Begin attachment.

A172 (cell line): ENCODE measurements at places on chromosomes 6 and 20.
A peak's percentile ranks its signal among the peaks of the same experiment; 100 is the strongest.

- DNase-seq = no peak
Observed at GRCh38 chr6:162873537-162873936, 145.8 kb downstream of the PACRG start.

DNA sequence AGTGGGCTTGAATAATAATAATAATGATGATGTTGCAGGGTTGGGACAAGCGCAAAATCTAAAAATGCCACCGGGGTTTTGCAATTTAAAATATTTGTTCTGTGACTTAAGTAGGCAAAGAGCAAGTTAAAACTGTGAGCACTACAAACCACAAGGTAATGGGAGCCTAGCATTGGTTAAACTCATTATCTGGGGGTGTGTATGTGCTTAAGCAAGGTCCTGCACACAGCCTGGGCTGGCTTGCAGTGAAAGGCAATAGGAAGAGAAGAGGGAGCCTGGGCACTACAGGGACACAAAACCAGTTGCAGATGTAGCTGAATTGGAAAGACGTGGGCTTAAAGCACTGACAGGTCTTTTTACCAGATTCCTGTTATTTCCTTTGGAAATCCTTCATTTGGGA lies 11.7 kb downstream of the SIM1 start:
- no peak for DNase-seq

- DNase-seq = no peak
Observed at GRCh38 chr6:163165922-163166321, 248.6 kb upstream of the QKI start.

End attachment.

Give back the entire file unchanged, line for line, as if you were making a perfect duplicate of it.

A172 (cell line): ENCODE measurements at places on chromosomes 6 and 20.
A peak's percentile ranks its signal among the peaks of the same experiment; 100 is the strongest.

- DNase-seq = no peak
Observed at GRCh38 chr6:162873537-162873936, 145.8 kb downstream of the PACRG start.

DNA sequence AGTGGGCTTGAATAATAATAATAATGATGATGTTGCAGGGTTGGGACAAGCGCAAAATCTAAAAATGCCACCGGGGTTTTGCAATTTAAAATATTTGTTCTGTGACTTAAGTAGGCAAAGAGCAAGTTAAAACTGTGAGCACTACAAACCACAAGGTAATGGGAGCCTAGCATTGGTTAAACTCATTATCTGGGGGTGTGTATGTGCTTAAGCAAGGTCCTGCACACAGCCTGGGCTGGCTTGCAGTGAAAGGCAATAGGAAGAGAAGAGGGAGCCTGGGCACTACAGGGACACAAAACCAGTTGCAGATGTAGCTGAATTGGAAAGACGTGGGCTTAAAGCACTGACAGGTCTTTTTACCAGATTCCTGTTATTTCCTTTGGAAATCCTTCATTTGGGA lies 11.7 kb downstream of the SIM1 start:
- no peak for DNase-seq

- DNase-seq = no peak
Observed at GRCh38 chr6:163165922-163166321, 248.6 kb upstream of the QKI start.